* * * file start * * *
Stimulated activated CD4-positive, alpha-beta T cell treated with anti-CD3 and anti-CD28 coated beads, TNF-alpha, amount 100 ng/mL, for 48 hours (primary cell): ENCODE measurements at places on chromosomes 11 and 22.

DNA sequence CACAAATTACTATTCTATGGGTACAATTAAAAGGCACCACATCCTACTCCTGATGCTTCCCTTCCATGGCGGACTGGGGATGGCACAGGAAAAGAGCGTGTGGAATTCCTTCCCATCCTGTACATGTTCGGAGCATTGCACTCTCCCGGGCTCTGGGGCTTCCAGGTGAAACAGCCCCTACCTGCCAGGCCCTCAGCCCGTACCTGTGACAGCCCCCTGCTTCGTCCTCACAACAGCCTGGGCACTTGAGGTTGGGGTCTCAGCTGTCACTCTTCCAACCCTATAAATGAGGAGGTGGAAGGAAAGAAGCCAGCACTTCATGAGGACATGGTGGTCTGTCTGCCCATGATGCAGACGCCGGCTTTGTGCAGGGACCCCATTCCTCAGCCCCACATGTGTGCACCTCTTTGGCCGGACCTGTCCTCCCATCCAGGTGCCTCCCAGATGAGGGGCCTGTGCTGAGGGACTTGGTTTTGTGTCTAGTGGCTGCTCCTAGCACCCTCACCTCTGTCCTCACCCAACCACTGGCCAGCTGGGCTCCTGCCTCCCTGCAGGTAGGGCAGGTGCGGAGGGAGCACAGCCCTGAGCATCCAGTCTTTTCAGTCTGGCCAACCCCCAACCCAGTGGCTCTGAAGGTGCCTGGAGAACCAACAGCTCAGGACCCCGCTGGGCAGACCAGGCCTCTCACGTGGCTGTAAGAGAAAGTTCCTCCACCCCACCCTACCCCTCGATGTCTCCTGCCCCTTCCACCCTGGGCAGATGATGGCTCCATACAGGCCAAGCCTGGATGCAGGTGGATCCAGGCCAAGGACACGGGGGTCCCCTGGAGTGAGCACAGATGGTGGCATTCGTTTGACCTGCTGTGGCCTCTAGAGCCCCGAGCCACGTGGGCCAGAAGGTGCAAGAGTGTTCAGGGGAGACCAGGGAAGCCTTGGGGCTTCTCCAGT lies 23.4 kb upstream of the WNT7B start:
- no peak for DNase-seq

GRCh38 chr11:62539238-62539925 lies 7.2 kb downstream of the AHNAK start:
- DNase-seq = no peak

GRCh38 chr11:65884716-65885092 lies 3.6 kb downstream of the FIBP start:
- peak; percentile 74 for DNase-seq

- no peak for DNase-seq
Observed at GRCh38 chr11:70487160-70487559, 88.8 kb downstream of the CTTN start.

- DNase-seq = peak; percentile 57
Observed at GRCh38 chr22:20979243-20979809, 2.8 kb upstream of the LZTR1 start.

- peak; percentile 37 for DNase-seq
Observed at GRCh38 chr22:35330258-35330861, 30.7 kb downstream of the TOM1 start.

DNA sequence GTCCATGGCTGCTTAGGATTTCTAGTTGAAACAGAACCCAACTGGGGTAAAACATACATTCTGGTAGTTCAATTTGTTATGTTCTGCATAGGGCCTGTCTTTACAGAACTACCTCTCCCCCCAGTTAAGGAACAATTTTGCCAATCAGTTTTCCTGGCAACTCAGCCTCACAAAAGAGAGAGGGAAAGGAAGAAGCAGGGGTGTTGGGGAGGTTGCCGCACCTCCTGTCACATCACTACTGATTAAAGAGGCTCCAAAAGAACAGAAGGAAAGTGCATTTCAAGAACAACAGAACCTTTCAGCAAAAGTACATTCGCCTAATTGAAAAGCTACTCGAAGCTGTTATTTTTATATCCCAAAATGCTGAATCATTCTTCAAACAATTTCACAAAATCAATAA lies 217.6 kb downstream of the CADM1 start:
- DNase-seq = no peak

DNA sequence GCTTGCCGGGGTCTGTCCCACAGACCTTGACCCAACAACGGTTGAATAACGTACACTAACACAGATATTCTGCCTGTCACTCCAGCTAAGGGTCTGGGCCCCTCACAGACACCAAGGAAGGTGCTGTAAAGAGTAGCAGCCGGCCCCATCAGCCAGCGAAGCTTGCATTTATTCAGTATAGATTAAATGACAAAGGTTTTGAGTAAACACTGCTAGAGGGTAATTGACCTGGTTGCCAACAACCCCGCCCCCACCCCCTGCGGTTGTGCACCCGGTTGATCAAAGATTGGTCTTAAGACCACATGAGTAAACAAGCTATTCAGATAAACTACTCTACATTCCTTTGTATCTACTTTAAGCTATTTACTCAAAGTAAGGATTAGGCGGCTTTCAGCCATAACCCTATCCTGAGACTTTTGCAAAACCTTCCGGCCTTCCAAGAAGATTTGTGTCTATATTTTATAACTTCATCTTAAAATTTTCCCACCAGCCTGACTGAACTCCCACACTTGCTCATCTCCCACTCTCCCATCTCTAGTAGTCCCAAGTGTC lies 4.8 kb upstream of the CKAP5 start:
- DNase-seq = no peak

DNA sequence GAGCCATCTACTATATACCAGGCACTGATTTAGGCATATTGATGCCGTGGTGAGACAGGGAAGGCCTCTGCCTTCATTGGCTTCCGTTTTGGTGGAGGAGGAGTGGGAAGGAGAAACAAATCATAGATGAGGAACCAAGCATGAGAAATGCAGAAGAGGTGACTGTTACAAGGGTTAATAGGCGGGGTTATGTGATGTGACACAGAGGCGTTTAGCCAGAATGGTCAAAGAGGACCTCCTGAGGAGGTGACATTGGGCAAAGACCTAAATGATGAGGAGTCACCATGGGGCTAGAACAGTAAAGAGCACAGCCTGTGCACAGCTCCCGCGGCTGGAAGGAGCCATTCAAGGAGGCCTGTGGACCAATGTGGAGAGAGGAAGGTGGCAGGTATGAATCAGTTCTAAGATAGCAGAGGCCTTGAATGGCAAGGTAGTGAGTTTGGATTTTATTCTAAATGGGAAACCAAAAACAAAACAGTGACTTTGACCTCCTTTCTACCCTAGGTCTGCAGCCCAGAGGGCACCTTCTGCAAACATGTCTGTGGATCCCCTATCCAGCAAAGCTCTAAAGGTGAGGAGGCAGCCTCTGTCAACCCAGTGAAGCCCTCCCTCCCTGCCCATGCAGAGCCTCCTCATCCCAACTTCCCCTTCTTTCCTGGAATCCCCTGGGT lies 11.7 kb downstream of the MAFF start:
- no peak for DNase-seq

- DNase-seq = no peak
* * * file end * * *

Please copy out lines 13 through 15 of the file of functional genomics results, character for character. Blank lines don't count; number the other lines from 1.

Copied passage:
Observed at GRCh38 chr22:35330258-35330861, 30.7 kb downstream of the TOM1 start.

DNA sequence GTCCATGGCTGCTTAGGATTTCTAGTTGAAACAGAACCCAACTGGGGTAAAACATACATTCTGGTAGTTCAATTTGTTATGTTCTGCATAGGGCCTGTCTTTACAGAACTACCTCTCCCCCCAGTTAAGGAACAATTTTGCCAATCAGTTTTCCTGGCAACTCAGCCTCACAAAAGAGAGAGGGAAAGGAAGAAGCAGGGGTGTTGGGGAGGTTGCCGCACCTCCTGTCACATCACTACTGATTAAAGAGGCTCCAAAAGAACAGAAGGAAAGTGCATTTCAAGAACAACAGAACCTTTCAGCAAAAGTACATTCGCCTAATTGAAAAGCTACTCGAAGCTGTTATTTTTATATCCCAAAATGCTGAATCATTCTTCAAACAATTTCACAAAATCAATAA lies 217.6 kb downstream of the CADM1 start:
- DNase-seq = no peak